Statutory licensing scheme plans for visitor accommodation in Wales have got the thumbs down from many holiday home owners, short-lets landlords and residents.
The proposals, which will see all holiday homes, Airbnbs, hotels and bed-and-breakfasts licenced under one scheme - is the Welsh Government's bid to bring all property owners under one scheme to ensure they all reach the same standards of building safety and operation.
The proposed legislation is designed to answer one of the key criticisms of those who rent out properties via Airbnb and other platforms, and in particular landlords who have swtiched in significant numbers from traditional long-term tenants to short-term holiday lets - namely that they don't have to attain the same standards as traditional providers.
But respondents to the Welsh government's consultation largely agreed it would create an administrative and financial burden for a market which was highly competitive and already operated efficiently. However, large tourism organisations and local authorities were more likely to agree with the plans.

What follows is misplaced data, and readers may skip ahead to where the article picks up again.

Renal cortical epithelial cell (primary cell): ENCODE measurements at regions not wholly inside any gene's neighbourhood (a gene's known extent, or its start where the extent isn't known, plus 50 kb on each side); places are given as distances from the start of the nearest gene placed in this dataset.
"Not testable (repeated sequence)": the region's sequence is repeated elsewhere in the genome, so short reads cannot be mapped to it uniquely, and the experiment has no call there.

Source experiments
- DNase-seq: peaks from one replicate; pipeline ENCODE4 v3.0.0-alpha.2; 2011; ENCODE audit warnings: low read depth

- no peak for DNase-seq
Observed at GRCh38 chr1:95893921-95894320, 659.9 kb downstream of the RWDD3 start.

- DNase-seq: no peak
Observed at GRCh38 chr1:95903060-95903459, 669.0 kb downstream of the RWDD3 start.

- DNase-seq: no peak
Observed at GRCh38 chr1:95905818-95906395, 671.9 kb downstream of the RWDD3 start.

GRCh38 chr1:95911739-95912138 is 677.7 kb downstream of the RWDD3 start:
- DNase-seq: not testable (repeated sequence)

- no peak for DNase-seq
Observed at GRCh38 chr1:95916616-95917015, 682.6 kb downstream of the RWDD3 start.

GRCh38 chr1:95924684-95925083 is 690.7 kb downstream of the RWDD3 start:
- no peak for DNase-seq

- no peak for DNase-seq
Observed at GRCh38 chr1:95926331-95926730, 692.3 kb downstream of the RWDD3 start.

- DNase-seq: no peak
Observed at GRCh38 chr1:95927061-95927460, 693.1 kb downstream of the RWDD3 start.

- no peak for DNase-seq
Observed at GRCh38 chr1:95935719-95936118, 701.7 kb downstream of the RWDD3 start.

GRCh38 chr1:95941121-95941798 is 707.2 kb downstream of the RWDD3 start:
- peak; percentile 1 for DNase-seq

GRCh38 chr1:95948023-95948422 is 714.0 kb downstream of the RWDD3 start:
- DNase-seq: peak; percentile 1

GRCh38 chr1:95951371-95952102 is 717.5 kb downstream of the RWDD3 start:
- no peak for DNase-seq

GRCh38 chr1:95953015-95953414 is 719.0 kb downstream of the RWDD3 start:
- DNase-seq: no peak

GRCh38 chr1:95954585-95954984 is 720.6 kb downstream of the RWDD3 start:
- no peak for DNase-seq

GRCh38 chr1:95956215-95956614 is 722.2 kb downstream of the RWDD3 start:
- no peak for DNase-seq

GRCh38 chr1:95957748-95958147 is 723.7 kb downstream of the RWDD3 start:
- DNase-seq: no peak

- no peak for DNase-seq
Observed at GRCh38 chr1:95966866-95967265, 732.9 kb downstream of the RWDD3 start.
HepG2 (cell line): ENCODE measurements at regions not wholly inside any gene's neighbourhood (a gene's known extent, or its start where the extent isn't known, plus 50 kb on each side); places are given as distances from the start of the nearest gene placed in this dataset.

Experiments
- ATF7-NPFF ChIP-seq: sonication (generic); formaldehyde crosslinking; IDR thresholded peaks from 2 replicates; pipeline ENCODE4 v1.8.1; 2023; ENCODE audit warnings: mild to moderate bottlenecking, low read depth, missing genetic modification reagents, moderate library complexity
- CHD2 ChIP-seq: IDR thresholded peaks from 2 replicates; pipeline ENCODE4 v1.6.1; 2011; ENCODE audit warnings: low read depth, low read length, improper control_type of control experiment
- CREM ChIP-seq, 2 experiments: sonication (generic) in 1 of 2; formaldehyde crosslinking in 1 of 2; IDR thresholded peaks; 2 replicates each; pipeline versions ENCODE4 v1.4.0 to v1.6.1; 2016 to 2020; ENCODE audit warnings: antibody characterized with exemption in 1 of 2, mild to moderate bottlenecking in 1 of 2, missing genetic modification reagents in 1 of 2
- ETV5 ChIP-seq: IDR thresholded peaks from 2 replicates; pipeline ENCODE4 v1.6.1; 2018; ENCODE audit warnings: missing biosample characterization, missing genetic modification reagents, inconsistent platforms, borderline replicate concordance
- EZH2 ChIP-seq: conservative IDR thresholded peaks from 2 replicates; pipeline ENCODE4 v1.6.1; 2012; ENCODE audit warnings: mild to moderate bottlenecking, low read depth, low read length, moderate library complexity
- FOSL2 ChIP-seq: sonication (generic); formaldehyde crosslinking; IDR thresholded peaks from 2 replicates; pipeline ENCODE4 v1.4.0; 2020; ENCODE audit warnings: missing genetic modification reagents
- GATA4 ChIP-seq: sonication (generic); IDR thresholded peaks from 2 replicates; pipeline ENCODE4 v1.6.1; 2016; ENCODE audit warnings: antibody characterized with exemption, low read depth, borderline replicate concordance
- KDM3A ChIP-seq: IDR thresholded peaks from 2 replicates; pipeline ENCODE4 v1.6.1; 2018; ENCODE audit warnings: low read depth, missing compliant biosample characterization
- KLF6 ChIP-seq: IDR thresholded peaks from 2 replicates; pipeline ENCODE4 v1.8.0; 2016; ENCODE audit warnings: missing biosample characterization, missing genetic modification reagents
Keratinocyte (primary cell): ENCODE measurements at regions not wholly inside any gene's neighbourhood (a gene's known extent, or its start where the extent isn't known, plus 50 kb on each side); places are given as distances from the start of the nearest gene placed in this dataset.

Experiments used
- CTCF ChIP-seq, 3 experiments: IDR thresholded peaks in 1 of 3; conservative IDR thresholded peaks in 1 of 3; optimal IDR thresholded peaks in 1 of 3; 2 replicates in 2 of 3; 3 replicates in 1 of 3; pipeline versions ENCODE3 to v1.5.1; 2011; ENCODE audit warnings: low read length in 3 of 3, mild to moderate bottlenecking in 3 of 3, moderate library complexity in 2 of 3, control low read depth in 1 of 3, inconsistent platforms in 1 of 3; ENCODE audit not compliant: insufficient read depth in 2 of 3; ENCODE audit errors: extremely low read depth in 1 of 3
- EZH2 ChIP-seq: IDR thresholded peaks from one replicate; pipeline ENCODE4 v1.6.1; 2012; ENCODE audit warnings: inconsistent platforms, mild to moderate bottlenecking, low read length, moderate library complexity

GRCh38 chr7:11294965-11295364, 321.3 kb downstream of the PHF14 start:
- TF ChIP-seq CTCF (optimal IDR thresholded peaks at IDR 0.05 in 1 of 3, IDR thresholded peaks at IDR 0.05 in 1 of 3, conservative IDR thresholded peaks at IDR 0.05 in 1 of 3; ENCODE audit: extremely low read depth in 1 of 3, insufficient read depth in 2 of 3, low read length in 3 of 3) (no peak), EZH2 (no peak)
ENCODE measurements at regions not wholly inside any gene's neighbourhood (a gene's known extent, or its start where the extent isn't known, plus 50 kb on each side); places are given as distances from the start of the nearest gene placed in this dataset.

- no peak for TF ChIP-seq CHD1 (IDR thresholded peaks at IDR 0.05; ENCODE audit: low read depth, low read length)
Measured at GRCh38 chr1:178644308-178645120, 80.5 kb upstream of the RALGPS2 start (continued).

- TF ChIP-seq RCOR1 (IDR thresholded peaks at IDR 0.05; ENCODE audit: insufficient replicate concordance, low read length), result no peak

Most respondents (74%) preferred a scaled fee as opposed to the same standard fee for all accommodation, typically based on size.
Meanwhile, 61% disagreed that such a scheme would ensure a level playing field for accommodation providers in Wales, because there were considerable differences among providers in terms of size, type, and turnover.
A further consultation of key stakeholders raised questions about whether enforcement would be solely on the business or also on the platforms promoting them if they didn't have a licence.
Some queried whether a scheme should be scaled on property size to make it fair for smaller rentals and whether those marketed via online booking platforms '� with some earning up to �7,000 a week - were at an unfair advantage.
These respondents thought a figure of �100 was a reasonable fee and for it to be anannual system of registration '� rather than a licence - as several current standards and regulations were already renewed annually.
It was generally felt that non-payment of the levy should mean revocation of licence, with enforcement teams preferably using a light touch, by asking providers to self-certify and then following up if required.